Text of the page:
The whole thing makes me think of animals and just really debasing the whole sexual act, which in my opinion should be a very private affair.

How would you feel if they were simulating rape? I mean, you've made it clear that it wouldn't lead to rape...so what's wrong with just pretending?

I realize I sound like a fuddy duddy, but I get turned off watching any public displays of sex. Even in movies, I usually go get popcorn or something. And it's not because I don't like sex. Good Lord, it's not that. There are those that would say...well, never mind what they would say...that would be private...as all sexual activity should be. I think.

Posted by: mk at June 9, 2008 3:22 PM


Elvis.

end of story.

=)

Posted by: Amanda at June 9, 2008 3:22 PM


http://www.youtube.com/watch?v=TpFrFY-D7cs

seriously, that's not dancing, that's rutting...

Posted by: mk at June 9, 2008 3:29 PM


I agree MK. :)

I think it's because I have children, that I am involved in their lives and that I will be helping them find activities that they can pour their energy into!! FOOTBALL!! PLAYING THE DRUMS!! ROLLER BLADING!! HOMEWORK!! VOLUNTEERING!!

They will know all there is to know about the risks of sex before marriage and they already know that waiting is the best option.

Posted by: Carla at June 9, 2008 3:29 PM


Amanda,

Watch the video I posted and tell me you don't see a difference between that and Elvis.

I'm not (and I don't think Jill is either) talking about "suggestive" dancing. Waaaaaaaay past suggestive here.

Watch the video and give me your thoughts.

Posted by: mk at June 9, 2008 3:31 PM


MK,

I get what you're saying. I'm not saying that I like to watch it either. BUT, if the school officials don't want to see it, tell the kids to stop, or have them leave the dance. It's that simple. No stupid pledges, no beating up teenage boys, just follow the rules, or leave. All the dancing at my high school dances was somewhat tame. At clubs I went to when I was college, it was a little bit of a different story but those are adults. But the whole, "People dancing together makes them have sex more" is just a silly idea to me. Frankly, it's been said forEVER and I think it just has to do with the generation gap really. Kind of like the "When I was your age, I walked 5 miles to school in 10 feet of snow" stories you hear from your grandparents. Things will always progress and the generation previous will always think kids are worse today then they were when they were growing up. It's the circle of life. Cue "The Lion King" music.

There doesn't need to be any controversy. Either you stop dry-humping on the dance floor, or you can go home.

Posted by: Elizabeth (Gabriella's Momma) at June 9, 2008 3:31 PM


Elizabeth,

Oh, big difference between what goes on in an adult club and what went on at that Memphis School...and the problem is that adults just stood by and let it happen. Listen to the superintendent try to weasel out of it...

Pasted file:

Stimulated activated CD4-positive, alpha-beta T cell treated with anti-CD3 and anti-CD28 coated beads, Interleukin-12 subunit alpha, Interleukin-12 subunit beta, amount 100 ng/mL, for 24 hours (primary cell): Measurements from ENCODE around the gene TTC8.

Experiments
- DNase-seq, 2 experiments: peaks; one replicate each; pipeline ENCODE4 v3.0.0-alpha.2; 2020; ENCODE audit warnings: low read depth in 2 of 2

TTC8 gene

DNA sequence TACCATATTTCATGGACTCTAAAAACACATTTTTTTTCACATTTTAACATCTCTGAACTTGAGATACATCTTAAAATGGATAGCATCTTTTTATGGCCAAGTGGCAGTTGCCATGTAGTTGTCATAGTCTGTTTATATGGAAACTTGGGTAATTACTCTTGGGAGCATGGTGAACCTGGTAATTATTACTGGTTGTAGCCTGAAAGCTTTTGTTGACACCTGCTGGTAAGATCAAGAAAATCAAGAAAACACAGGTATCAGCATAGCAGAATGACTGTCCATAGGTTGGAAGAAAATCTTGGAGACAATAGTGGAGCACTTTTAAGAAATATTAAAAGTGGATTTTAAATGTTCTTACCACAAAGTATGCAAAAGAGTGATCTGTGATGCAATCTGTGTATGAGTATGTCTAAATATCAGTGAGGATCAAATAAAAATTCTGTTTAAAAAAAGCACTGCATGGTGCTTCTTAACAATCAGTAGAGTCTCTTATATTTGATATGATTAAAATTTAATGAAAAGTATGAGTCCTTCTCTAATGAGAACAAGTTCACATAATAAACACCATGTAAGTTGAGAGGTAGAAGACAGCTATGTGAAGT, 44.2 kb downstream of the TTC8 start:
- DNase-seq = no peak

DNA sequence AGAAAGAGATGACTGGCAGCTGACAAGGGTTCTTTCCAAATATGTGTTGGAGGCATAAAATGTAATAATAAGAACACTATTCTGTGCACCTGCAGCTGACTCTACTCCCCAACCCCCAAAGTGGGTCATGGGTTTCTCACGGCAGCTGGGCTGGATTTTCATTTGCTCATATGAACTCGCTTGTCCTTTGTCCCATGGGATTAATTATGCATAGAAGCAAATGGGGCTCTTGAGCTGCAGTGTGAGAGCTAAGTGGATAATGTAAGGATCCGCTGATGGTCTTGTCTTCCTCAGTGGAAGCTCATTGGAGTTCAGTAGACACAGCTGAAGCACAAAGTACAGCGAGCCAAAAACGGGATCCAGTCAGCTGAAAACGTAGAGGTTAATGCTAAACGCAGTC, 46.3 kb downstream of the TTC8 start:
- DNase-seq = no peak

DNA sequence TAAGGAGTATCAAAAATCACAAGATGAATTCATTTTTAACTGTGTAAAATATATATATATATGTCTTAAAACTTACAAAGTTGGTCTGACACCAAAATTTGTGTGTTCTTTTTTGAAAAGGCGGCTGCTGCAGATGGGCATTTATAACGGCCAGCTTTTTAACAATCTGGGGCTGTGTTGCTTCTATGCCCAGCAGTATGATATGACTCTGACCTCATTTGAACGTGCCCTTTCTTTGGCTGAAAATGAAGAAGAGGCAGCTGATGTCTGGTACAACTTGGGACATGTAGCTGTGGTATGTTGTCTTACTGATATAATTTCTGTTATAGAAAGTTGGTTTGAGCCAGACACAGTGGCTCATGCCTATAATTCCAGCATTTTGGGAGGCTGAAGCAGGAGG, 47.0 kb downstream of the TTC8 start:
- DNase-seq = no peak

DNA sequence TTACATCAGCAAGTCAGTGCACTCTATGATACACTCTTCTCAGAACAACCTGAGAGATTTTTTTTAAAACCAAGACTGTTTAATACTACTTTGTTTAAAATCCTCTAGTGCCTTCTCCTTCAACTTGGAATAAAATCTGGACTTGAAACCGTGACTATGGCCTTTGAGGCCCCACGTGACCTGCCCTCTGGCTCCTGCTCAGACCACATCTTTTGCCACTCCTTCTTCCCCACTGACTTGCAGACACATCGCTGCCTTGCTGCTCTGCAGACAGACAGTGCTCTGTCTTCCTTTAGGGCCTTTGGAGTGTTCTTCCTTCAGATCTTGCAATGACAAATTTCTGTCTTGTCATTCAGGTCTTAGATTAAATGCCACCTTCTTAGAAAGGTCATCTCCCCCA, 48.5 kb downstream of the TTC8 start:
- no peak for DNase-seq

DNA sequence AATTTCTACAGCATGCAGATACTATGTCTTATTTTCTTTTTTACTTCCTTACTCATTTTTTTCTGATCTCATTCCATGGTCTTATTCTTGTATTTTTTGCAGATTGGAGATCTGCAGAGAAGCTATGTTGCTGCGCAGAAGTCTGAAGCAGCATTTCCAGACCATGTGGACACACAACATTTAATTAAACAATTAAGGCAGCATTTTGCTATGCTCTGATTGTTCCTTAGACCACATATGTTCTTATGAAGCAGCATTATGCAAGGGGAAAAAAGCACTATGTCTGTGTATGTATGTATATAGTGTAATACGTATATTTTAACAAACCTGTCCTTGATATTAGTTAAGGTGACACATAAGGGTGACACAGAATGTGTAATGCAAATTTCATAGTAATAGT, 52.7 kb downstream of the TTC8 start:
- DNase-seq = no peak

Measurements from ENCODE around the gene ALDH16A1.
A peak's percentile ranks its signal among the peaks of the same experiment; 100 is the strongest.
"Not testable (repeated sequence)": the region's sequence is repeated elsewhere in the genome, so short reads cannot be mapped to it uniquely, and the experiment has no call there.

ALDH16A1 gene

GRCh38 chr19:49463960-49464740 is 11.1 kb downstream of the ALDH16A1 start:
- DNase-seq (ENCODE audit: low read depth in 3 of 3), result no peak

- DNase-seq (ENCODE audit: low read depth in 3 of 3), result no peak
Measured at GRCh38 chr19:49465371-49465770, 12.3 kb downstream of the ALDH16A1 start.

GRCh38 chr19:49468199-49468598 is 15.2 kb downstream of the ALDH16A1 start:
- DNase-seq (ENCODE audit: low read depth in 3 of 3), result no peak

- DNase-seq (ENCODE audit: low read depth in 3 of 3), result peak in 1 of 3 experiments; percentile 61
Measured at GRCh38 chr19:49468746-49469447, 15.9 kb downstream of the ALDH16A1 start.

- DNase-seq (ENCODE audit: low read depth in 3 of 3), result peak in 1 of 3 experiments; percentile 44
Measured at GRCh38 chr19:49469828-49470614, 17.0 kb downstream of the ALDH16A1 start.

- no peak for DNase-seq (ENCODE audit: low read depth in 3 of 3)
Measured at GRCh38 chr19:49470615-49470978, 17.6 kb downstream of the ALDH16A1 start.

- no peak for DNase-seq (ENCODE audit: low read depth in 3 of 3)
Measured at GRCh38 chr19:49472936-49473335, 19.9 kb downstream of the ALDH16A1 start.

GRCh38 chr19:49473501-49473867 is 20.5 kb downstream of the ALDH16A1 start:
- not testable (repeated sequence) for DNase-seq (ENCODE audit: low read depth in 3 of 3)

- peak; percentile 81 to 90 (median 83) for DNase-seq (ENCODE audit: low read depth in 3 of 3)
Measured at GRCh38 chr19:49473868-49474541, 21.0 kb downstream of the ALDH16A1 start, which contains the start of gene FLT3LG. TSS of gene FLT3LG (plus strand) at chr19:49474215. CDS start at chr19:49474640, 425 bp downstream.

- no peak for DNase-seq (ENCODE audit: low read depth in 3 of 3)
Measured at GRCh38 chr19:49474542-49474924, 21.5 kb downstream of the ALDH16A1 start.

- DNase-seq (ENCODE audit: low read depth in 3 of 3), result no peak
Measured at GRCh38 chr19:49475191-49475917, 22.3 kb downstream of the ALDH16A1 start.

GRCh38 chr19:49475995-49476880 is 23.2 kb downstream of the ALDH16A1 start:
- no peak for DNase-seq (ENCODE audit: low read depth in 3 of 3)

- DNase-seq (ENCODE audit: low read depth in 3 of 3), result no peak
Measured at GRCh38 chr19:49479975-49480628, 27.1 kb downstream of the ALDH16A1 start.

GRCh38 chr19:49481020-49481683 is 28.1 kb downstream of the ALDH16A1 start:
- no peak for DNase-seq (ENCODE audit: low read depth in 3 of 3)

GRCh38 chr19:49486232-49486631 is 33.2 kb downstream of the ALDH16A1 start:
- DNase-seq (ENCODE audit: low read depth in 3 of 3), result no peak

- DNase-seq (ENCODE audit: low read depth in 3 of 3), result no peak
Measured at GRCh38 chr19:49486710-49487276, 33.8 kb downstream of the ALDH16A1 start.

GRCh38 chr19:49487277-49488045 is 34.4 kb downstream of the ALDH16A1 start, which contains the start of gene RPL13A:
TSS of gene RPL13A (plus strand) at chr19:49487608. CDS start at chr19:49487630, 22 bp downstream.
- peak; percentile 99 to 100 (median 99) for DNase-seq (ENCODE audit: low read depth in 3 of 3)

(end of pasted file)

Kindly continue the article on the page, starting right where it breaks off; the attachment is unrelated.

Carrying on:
I'm not talking about "dancing"...the whole point of dance is to express oneself through the body...so no, I'm not saying dancing in itself will lead to sex. I had seen that video tho, and thought that that's what Jill was referring to.

If you hadn't seen the video you might not understand exactly what we're talking about here...

Dance on...I'll sing along...I ain't got no rhythm!

Posted by: mk at June 9, 2008 3:35 PM


LOL - MK, I'm guessing I shouldn't be watching it at my office. I'll have to check it out when I get home.

I don't totally disagree with you, btw, I just think the editorial was absurd... because

1. don't refute someone and call them ridiculous unless you can back yourself up with something other than "she must be kidding"

2. saying its simulating anal sex is just silly and not true at all. He was just going for shock value, and I think thats fairly obvious even to someone who agrees with him on his main point.

3. the fact that he needed to wrap up his article with a threat to beat up any boy who danced with his daughter that way. The solution to sexual experimentation in teenagers is ...violence? I doooooon't think so. I also take issue with the implication that its ALL the boys fault and girls are just innocent and helpless. Sooooo not true (as I have a feeling your video would implicate, having been at a few proms myself).

Posted by: Amanda at June 9, 2008 3:40 PM


Amanda.
Are there dances which imitate, or substitute for sexual actions? Swan lake being just one example of simulation brought to a high level of imitation/simulation. You know Amanda, the simulation/story of a wounded swan and wounded prince.
After dance being a simulation/imitation, one might want to discuss St. John's Night On Bald Mountain by Mussorgsky, and it's simulation of witches celebrating evil on their Sabbath.
Question. What instrument(s) in St. John's Night On Bald Mountain simulates flying?